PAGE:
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Group graduates from early childhood education program ‘grounded in a Mi’kmaw worldview’

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Ziafati, Noushin
Publication Date: 
31 Oct 2020


After 18 months of learning how to care for children in their First Nation communities through a culturally competent lens, a group of women recently celebrated their graduation from a Mi’kmaw early childhood education pilot program at the Nova Scotia Community College.

The 13 Mi’kmaq women who participated in the Poqji-kina’masulti’kw tel-kina’mujik mijua’ji’jk program had their formal graduation ceremony on Oct. 24, in the midst of Mi’kmaq History Month.

“Our ceremony was very nice and it was done in the traditional sense that instead of receiving money or other gifts, we received quilts that were handmade by elders in our community,” said Stephanie Tuplin, one of the graduates.

“I appreciated that and I appreciated that a lot of the faculty and a lot of the (people) that helped us get through the schooling process were able to attend.”

Ann Sylliboy, of Mi’kmaw Kina’matnewey, said they wanted to send off the students “with as much good energy and thoughts and prayers” at the ceremony as they did when they started the program in February 2019.

The program was designed by Mi’kmaw Kina’matnewey, an organization that represents the educational interests of 12 Mi’kmaw communities in Nova Scotia, in partnership with NSCC to reflect the unique culture, language and community needs of Mi’kmaq children in the province.

“Our directors of education … realized they needed early childhood educators and they wanted those early childhood educators to be grounded in a Mi’kmaw worldview,” said Sylliboy.

Nik Phillips, who is the director of early education at the Millbrook Early Education Centre, taught the workplace pilot program, which saw students working full-time in an early childhood education setting whilst also taking classes.

He said the “vast majority” of the program followed the same curriculum as standard early childhood education programs in Nova Scotia and “still met all of the provincial requirements,” but nearly all of the courses taught in the program were “Indigenized.”

For example, Phillips said students were exposed to Mi’kmaq legends and how they could be taught to children, traditional medicines and plants, as well as incorporating water into lesson plans, an element “that’s so sacred to our culture.”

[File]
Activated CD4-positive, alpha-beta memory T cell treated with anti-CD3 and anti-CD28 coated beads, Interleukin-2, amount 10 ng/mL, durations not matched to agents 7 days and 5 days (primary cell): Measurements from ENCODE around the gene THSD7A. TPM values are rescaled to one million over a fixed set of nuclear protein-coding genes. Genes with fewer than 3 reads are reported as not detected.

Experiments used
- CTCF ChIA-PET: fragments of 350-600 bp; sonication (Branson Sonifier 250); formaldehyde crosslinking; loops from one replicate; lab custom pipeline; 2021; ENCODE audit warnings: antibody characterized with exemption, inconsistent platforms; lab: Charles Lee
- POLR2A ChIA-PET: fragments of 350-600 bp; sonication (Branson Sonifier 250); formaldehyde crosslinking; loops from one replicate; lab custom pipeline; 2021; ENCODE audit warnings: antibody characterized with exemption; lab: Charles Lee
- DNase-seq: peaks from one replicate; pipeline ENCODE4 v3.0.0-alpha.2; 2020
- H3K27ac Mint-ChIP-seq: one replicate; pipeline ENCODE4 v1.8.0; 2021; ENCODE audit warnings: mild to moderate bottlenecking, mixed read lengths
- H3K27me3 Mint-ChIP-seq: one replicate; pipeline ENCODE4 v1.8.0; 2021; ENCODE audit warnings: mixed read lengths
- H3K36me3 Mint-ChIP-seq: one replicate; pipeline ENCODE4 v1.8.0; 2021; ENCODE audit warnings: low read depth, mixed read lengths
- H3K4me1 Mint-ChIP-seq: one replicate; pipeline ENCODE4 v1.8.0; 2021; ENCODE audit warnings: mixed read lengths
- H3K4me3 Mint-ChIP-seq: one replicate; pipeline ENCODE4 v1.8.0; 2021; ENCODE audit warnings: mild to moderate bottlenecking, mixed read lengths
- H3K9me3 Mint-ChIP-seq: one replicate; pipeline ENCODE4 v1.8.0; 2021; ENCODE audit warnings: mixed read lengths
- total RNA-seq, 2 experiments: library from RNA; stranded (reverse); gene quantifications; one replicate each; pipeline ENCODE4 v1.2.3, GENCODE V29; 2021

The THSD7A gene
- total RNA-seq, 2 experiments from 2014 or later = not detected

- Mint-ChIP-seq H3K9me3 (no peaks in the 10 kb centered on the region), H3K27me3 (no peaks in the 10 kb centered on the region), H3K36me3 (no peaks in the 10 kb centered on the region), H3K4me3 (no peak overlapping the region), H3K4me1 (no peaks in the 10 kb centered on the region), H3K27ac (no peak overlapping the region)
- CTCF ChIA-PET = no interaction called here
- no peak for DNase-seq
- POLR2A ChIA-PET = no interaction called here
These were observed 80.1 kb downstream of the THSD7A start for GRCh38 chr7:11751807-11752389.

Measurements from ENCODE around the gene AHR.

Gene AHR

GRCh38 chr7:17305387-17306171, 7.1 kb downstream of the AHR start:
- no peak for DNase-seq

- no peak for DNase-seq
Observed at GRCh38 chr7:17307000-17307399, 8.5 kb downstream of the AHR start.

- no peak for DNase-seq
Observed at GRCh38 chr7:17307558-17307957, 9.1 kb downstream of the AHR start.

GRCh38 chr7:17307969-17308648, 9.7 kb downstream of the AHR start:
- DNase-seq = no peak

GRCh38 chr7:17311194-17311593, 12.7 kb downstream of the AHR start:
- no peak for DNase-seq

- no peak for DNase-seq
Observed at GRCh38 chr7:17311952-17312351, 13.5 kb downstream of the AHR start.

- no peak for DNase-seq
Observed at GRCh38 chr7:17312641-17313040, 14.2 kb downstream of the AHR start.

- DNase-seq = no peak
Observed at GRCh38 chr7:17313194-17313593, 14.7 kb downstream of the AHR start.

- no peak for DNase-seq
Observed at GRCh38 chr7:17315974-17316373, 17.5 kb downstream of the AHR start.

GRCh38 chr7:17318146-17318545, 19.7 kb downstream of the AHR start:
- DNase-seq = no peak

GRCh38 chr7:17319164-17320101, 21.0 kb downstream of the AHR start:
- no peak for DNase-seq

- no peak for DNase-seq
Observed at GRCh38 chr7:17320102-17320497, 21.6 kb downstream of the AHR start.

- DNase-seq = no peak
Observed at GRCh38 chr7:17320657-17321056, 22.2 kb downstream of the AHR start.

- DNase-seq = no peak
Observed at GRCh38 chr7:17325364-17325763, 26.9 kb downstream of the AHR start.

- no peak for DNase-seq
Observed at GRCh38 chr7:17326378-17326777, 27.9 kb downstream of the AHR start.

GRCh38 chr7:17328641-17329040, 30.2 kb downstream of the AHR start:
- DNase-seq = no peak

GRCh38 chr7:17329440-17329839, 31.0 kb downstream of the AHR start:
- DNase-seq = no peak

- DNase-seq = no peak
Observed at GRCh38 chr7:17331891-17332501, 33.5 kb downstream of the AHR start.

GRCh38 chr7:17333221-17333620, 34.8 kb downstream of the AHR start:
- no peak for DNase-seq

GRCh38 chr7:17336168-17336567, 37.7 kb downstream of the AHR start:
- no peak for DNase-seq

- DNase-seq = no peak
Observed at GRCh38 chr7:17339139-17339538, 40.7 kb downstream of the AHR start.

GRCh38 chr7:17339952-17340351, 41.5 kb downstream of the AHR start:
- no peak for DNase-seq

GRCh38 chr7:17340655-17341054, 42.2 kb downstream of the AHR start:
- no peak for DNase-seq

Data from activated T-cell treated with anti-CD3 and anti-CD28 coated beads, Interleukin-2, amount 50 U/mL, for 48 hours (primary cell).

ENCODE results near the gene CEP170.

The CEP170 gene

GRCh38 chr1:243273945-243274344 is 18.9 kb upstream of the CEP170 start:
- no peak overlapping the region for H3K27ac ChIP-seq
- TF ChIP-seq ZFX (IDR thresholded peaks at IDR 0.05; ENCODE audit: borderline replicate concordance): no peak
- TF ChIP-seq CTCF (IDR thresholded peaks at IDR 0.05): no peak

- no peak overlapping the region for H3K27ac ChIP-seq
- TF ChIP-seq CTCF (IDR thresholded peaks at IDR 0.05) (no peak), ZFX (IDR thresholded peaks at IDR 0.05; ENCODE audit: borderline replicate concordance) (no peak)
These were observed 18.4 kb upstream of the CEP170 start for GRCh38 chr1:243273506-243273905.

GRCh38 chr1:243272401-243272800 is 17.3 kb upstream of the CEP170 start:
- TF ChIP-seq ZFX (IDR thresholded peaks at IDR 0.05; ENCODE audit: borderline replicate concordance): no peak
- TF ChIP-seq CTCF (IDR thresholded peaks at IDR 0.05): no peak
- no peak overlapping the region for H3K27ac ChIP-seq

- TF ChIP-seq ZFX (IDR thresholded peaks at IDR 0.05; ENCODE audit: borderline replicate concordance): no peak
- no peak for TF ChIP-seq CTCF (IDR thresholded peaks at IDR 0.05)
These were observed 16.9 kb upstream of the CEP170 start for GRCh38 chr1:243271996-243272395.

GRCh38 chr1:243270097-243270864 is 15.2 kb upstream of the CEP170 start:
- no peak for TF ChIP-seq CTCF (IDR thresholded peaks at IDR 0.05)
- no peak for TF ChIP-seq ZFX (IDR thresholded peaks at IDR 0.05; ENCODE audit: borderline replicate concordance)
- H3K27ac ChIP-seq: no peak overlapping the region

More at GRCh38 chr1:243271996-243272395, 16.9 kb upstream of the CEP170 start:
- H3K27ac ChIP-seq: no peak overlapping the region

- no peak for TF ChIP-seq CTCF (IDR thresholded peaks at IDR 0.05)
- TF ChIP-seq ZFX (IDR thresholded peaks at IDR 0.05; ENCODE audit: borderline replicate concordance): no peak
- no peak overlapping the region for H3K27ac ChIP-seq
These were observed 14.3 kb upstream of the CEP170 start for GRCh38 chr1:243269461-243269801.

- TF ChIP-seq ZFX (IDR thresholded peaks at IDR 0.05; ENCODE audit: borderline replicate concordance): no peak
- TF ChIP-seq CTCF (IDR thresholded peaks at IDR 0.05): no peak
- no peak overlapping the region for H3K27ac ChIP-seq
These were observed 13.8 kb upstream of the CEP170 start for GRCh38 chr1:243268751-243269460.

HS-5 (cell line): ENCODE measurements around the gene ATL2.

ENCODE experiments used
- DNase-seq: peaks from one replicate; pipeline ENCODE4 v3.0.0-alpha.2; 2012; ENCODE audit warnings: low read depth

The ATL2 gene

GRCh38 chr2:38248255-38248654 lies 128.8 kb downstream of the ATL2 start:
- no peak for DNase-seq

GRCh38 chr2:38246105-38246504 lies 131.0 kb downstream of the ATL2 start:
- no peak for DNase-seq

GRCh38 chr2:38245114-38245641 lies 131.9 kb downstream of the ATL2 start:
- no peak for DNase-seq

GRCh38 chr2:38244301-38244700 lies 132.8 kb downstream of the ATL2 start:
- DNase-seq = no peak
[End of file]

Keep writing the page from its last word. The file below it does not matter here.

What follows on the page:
“Students also had the ability to specifically take nursery rhymes and we translated nursery rhymes so that they were in Mi’kmaq … And we went back to traditional songs and rhythms and we had the students make their own 12-inch hand drums,” he added.

According to Phillips, the students were able to develop cultural competency and “identity for themselves and where they belong in the context of their Indigenous ways” in a program that was “designed by us, for us, which is for the betterment of our communities.”

He said the graduates of the “beautiful” program are now able to apply a Mi’kmaq lens in early childhood education in the seven out of 13 Mi’kmaq communities in the province that they’re from, including in the Eskasoni, Membertou and Acadia First Nations.

“The fact of the matter is that mainstream and Indigenous communities are the same in some aspects, but we’re very different,” said Phillips.

“And our children are exposed to a lot of other things and a lot of other things that we carry, in terms of language and culture, intergenerational trauma, residential school aspects that are there and the poverty rates that are different in our communities.”

Graduate Carrie Sylliboy said she enjoyed the program and was able to learn the Mi’kmaq language “along with the children” she taught.

“I would love to see more programs like this. It would be so beneficial for everybody to have the opportunity to learn the way we learned and to be proud of who you are,” she said.

Tuplin, on the other hand, said she learned about “native medicines, our ancestors and their ways and how we can bring that into any everyday setting,” adding she believes the program “was actually able to heal some of the trauma that the people within the course were feeling.”

Currently, NSCC is undertaking a similar pilot project using the same curriculum in Wagmatcook with another cohort of students, but they’re not putting it to test in a workplace setting as students did in the first rendition of the program.

Phillips said there’s “a lot of conversation” about how to take the Poqji-kina’masulti’kw tel-kina’mujik mijua’ji’jk pilot program and to “create a reality out of it” at NSCC.

When asked if Nova Scotia could benefit from more programs taught with a Mi’kmaw framework, Sylliboy said, “The world is our oyster.”

“For programming, I can’t see where you wouldn’t be able to apply Mi’kmaq ways of thinking, ways of knowing to a program. And I challenge different schools to start looking at this. I hope that this is just the first step for the beginning,” she added.